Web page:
Douce pluie d’automne.
Camille, tu portes les fruits
d’un chemin de Vie.

I have actually included this little haiku in the birth announcement card in Flash, which can be found here (don’t forget to turn the pages with the mouse!).

And here is a picture of Camille, and one of her elder daughter Manon, taken 2 and a half years ago. Did you say they look like each other?

Manon Camille

posted in Family | 2 Comments

12th September 2008

Steiner Education

I just finished reading a book entitled “An introduction to Steiner Education: the Waldorf School” by Francis Edmunds. The reason why I read it, is that the kindergarten we have chosen for our daughter happens to be a Steiner school, and I wanted to better understand the underlying thinking.

I am not going to try summarizing Steiner education here (see the book, which I think gives a fairly good overview), but I just want to share with you an excerpt of the book which I felt particularly interesting:

Introduction to Steiner Education: The Waldorf School

[…] Waldorf education is based on man as a threefold being. That he thinks, feels and wills, that he is head, heart and limb, is taken to be obvious. Event that he consists of body, mind […] and spirit […] is widely accepted. Yet it can hardly be said that these distinctions have entered deeply into educational practice. There the intellectual approach has grown more dominant at all levels. […]

The headwise approach, as we have called it, has serious consequences. Is the child brainy, will he be able to pass exams, are questions that weight greatly on parents. The non-exam child, the child in whom heart and limb do not keep pace with the head, comes to be looked on as inferior. Art and the crafts play second fiddle. Thus all the three phases, infant, child and adolescent, are pressed forward intellectually and this has consequence for the whole life. The clever ones are extolled, but where are the artists and the craftsmen who embellish life and give it greater quality? They are rare to find.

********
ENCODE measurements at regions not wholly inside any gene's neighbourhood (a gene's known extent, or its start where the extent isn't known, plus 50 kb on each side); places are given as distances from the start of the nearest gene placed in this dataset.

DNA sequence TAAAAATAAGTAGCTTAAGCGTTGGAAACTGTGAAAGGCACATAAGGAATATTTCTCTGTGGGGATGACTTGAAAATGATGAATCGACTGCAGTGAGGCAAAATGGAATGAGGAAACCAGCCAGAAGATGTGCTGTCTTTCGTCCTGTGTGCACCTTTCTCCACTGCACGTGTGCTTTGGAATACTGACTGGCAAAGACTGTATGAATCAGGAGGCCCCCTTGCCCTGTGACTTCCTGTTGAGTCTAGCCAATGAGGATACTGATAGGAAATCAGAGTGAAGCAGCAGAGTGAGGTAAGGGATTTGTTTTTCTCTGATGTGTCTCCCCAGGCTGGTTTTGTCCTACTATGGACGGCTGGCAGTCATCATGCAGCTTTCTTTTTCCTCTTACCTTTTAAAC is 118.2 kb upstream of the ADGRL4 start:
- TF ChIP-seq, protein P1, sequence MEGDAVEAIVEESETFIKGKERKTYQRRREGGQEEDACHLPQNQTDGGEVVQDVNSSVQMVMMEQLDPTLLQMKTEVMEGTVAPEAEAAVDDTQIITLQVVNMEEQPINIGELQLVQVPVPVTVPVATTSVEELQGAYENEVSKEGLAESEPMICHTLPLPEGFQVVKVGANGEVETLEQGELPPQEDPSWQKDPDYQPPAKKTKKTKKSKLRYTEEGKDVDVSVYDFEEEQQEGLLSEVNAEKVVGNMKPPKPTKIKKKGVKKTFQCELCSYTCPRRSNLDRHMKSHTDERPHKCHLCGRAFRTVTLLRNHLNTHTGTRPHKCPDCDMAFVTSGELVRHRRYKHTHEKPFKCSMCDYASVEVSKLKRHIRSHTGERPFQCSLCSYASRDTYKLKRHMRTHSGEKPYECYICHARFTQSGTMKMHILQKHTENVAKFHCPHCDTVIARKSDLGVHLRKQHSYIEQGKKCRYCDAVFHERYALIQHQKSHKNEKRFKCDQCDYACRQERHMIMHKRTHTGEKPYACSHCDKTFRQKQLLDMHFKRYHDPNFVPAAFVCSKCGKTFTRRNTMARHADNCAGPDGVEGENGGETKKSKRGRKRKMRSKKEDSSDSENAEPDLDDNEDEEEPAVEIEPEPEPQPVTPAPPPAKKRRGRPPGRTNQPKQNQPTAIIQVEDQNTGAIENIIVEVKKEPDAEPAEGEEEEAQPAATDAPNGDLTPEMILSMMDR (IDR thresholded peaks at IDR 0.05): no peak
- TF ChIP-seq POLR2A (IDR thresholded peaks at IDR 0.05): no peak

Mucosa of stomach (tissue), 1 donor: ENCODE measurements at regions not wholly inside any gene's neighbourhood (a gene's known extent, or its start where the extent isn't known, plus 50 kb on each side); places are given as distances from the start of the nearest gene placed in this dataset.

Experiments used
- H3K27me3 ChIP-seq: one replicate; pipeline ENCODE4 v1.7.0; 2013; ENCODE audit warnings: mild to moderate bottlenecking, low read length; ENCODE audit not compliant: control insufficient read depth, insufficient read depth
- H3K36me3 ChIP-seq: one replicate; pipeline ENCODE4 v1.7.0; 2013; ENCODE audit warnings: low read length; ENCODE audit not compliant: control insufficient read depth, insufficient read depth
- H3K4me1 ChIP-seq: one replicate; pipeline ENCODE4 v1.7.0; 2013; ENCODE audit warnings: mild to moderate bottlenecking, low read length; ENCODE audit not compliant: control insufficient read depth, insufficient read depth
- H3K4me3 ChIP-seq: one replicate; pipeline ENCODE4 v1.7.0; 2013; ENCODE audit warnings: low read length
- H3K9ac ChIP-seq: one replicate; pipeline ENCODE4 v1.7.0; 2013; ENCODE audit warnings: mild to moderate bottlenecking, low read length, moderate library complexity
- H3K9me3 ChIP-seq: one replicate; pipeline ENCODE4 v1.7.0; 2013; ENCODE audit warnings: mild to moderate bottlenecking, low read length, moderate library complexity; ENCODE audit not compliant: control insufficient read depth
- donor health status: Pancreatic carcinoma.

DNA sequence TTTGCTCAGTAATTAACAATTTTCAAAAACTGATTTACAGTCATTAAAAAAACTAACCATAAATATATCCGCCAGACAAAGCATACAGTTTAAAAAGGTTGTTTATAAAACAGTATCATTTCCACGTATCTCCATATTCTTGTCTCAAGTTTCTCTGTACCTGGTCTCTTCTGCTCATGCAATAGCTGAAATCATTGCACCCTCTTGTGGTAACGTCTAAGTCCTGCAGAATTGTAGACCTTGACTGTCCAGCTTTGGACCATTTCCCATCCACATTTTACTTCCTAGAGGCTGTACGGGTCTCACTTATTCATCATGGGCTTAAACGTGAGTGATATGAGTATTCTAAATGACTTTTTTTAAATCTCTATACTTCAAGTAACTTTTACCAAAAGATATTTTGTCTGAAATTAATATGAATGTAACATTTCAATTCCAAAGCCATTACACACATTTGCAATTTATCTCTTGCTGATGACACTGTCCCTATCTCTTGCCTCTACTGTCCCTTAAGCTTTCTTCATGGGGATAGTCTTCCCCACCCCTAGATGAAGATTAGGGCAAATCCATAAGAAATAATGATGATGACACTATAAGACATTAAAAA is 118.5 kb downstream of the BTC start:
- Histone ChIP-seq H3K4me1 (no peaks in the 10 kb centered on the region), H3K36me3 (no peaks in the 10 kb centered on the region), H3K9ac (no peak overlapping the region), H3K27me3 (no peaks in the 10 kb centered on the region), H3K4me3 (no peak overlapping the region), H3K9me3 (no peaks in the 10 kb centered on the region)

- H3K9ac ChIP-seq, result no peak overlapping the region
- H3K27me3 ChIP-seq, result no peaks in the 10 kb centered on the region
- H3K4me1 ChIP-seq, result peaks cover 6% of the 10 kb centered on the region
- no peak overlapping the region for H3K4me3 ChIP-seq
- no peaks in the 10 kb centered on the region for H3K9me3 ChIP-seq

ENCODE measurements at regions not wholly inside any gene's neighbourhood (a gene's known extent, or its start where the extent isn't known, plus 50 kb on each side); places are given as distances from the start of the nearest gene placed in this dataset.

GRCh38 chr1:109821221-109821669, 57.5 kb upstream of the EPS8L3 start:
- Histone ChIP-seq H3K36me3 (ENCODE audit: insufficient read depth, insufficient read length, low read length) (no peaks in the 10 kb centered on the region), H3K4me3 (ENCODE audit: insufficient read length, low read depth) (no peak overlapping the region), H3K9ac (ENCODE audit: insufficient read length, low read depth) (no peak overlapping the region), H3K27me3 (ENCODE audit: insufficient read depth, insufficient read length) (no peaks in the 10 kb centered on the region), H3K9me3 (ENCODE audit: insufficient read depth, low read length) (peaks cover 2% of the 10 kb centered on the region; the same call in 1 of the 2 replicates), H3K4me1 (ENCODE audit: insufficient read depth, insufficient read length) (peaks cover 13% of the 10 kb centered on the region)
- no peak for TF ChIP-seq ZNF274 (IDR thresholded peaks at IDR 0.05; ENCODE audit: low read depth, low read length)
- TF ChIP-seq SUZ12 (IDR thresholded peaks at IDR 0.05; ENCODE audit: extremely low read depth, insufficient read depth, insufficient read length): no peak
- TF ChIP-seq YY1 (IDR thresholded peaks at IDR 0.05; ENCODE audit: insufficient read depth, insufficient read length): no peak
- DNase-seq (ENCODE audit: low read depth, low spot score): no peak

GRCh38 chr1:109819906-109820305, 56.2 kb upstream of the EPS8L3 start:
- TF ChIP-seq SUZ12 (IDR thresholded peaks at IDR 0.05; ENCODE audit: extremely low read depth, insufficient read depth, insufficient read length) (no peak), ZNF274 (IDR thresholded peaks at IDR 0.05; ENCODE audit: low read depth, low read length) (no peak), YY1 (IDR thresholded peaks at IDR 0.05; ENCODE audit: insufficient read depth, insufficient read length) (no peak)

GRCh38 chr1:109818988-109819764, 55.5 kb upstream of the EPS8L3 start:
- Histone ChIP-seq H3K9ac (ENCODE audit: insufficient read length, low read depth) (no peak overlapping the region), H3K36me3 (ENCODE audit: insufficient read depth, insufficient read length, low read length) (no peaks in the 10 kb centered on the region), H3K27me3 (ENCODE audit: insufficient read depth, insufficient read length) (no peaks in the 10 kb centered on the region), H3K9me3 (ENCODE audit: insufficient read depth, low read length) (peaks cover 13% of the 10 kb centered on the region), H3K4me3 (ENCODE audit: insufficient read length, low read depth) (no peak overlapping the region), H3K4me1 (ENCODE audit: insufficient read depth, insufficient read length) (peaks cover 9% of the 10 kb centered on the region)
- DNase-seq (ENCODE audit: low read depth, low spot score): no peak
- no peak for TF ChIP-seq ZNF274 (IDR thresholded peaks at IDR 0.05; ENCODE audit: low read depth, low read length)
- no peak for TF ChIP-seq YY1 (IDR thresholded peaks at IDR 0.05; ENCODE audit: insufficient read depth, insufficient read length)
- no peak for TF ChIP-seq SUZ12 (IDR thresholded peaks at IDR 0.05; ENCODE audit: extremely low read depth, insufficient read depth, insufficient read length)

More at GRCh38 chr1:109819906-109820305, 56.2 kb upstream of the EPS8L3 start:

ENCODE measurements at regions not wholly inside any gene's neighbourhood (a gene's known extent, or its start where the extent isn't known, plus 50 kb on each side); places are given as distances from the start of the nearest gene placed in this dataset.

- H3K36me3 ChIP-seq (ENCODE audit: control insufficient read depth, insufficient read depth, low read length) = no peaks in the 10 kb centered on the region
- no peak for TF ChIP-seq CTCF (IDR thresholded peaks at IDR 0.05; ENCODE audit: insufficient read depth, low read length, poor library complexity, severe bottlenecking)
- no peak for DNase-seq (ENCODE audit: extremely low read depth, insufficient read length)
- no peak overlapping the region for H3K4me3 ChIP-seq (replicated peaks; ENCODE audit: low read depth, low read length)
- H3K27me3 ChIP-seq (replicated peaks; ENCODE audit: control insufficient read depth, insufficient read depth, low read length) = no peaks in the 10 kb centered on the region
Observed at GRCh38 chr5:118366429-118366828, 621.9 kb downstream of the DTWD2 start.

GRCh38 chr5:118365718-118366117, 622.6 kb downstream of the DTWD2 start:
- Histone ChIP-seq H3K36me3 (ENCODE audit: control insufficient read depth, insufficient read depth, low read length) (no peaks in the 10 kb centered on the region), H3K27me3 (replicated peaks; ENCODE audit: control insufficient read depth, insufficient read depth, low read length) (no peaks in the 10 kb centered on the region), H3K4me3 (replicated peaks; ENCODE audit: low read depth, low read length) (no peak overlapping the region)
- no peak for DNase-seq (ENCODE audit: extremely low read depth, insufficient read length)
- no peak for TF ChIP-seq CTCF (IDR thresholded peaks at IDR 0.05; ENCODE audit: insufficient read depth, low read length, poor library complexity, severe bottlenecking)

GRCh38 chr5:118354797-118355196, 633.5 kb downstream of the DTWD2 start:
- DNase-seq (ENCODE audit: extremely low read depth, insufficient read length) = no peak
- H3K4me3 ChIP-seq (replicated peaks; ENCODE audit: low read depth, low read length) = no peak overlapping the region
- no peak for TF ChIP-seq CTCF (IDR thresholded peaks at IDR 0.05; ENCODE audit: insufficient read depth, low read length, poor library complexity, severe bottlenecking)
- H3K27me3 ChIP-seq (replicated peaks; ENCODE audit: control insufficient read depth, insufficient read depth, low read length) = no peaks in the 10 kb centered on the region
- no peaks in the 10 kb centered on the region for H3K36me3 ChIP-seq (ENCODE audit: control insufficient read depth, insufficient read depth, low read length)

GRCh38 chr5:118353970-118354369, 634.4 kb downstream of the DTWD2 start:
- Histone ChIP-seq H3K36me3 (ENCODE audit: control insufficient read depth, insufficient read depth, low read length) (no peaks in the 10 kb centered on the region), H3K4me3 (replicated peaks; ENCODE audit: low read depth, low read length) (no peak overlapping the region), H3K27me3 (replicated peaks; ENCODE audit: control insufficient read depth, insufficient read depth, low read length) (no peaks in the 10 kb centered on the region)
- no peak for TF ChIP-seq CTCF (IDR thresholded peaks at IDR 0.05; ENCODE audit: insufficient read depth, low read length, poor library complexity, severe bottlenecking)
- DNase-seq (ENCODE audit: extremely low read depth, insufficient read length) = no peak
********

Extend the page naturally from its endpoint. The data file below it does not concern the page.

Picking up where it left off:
But the effects of overemphasis on head and brain learning go further than this. We see how children in the kindergarten lose their spontaneous genius for play. They grow restless, are bored or get uncontrolled, and then they need adults with their thought-out games and learning devices to engage and entertain them. What belongs properly to the first years of schooling is pushed down prematurely into the pre-school years. That means drawing the children into their nervous system, making them ‘heady’ too soon; but that in turn also means robbing them of their early powers of imagination, the source, if allowed to play itself out naturally, of greater creativity in later life. Then, as is seen so clearly in public life, we arrive at adults who fall short of demand, who cannot enter with imagination into the problems, mainly human problems, that confront them, and therefore cannot arrive at the needed solutions.

I personally completely agree with this analysis, although I reckon it may be seen as extreme and likely controversial. But I would be really interested to know what you think about this. Are our schools indeed too “intellectualizing”, or do you think it is just a normal evolution of the 21st century in which we live?

posted in Books, Opinion | 6 Comments

11th September 2008

My daughter grew up in a year!

Last week Saturday, we took part in a festival organized every year at the kindergarten which my daughter will attend from next year. Interestingly, we took part to the same event (almost) exactly one year ago, and the proposed activities were the same as last year.